Projects

New Makefile

I've attached a sample Makefile for Project 1.  It includes targets to automatically build, test, and submit your code.  Just type: $ make submit

Feel free to use the Makefile for your future projects; just update it accordingly.

Makefiles

Before submitting code for your projects, you must create a Makefile.  You need at least one target, 'test', which will run your program with your own sample input.

Makefiles must be named "Makefile" or "makefile".  Below is a sample Makefile for project1:

mycat: mycat.o

mycat.o: mycat.c

clean:
    rm -f *.o

test: mycat
    ./mycat input1.txt input2.txt
    ./mycat --rot13 input2.txt
    ./mycat --help

This assumes you have 3 files: mycat.c, input1.txt, and input2.txt.  Then you can use the makefile like this:

$ make mycat
$ make test

The 'mycat' target builds your program using your default C compiler (cc).  The 'test' target runs your program a few times to show that it works.

Please note: it is your responsibility to write your makefile such that it demonstrates all required functionality for a given project.  For example, project 1 requires the -h flag to work.  You should modify the Makefile to show that it works too.

Submission Procedure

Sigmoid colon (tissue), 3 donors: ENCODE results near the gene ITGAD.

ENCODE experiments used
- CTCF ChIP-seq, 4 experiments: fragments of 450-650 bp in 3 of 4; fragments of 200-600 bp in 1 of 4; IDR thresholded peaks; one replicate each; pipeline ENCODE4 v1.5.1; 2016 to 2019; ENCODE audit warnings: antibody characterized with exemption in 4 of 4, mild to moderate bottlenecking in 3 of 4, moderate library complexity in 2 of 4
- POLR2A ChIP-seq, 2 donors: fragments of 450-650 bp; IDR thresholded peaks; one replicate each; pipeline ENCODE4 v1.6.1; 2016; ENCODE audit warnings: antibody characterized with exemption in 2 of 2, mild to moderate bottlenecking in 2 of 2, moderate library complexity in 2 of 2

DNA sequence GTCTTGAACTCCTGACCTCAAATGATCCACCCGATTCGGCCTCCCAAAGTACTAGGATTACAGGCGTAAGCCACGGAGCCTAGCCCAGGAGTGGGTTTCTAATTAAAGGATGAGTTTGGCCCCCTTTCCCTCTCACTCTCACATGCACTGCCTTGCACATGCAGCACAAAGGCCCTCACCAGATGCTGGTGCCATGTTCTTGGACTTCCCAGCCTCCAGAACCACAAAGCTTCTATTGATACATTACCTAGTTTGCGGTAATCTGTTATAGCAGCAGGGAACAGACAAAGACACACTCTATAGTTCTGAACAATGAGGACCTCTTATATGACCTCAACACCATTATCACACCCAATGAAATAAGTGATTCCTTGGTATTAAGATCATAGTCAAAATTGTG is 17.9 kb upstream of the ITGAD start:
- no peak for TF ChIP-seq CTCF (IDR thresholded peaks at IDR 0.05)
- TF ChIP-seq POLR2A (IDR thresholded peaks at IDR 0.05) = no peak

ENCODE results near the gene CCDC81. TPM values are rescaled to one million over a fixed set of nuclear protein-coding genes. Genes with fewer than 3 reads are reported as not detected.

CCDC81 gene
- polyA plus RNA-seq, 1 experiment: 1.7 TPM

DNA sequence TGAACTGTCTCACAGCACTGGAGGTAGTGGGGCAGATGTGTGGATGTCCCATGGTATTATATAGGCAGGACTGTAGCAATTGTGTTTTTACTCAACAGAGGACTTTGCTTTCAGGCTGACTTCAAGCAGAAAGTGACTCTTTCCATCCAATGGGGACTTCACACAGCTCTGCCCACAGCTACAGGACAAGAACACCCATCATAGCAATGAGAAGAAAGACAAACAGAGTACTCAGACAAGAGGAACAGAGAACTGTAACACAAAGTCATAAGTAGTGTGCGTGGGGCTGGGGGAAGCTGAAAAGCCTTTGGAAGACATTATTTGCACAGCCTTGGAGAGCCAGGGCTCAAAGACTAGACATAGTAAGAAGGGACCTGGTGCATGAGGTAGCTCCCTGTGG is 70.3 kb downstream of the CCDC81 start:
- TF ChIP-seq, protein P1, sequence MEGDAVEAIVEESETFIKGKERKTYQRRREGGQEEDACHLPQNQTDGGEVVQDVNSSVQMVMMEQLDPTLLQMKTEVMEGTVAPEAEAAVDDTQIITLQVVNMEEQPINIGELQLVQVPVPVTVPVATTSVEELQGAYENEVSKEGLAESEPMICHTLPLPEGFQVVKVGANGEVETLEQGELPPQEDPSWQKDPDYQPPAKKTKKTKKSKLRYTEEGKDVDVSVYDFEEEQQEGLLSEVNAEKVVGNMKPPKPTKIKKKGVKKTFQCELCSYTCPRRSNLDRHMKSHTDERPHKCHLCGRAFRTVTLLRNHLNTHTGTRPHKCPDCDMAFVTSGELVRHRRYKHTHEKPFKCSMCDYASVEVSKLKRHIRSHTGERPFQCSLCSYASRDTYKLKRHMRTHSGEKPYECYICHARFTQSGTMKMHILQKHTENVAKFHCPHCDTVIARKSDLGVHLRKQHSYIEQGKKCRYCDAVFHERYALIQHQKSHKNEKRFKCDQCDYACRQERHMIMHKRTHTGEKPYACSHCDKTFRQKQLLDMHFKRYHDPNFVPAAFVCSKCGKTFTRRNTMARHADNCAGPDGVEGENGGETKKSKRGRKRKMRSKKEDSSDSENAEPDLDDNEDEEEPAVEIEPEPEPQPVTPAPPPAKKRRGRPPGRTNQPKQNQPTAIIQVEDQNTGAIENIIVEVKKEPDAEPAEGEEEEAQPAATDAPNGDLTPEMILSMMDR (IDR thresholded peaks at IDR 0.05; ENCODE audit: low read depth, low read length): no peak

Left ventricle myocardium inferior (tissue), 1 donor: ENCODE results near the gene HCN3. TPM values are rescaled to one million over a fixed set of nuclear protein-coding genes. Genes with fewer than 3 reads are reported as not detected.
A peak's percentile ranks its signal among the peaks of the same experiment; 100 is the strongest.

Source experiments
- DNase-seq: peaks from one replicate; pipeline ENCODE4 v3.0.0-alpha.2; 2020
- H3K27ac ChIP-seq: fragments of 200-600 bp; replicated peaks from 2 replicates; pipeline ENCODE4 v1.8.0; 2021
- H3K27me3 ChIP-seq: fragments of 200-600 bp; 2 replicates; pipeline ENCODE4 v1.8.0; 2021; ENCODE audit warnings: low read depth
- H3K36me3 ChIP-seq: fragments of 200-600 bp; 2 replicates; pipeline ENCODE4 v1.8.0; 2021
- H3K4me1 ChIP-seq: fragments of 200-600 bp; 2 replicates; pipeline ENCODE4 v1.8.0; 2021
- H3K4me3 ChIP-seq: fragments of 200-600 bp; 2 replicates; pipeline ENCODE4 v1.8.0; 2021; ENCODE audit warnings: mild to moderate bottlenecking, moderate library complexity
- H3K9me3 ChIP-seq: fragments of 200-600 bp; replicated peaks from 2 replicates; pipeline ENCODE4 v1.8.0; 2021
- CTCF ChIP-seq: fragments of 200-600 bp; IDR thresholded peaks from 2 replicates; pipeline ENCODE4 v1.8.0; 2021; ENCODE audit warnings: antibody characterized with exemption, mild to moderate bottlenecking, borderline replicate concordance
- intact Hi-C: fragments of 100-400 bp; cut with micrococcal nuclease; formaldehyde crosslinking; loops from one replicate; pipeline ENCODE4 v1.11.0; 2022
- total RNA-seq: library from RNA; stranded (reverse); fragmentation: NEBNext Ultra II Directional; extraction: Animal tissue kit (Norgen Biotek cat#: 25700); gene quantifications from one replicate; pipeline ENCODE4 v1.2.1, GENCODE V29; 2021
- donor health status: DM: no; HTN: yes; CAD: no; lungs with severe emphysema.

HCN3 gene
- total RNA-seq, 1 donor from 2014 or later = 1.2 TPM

The Makefile attached below includes a "submit" target which uploads your project to my submission server.  You can modify it to fit your needs for each project.

Alternatively, you can submit your code using the shell script attached below.  You can download the script from a terminal like this:


On Mac OS X you can try:

$ curl -L --output submit.sh http://www.ryannedolan.info/teaching/cs4520/projects/submit.sh

Then,
  1. Put all your source code, input files, and Makefile in one folder
  2. Create a tarball like this: $ tar -czvf project1.tar.gz myfolder
  3. Make sure you name your tarball something descriptive, like project1.tar.gz
  4. Set an environment variable 'PAWPRINT' with your MU pawprint.  This works if your shell is bash: $ export PAWPRINT=<yourpawprint>
  5. Run the submission script, specifying your tarball as argument: $ sh ./submit.sh project1.tar.gz
  6. The submission system will build and test your tarball locally before uploading the results.  Verify that your program ran correctly.
  7. If everything goes well, the submission system will provide you with a link.  Verify that the link works by pasting it into a browser or something.  The link should be kept secret.
  8. If you need to, you can re-submit multiple times.  The system will overwrite any previous submissions made from your computer, so make sure your last submission is the one you want graded!

Using External Libraries

In order to link to libraries in C, you need more than just a header file.  You also need one of the following:

  • the source files (.c) that implement the library, e.g. if you are writing the library as part of your project
  • compiled object files (.o) of the source files, e.g. if you already compiled them yourself
  • compiled libraries (.a) combining several object files
  • a shared-object stub (.a) which links with a shared object file (.so, analogous to a .dll in Windows)
On modern operating systems, it is usually very easy to install .so and .a files.  On Ubuntu/Debian, for example, you can install libreadline and libhistory like this: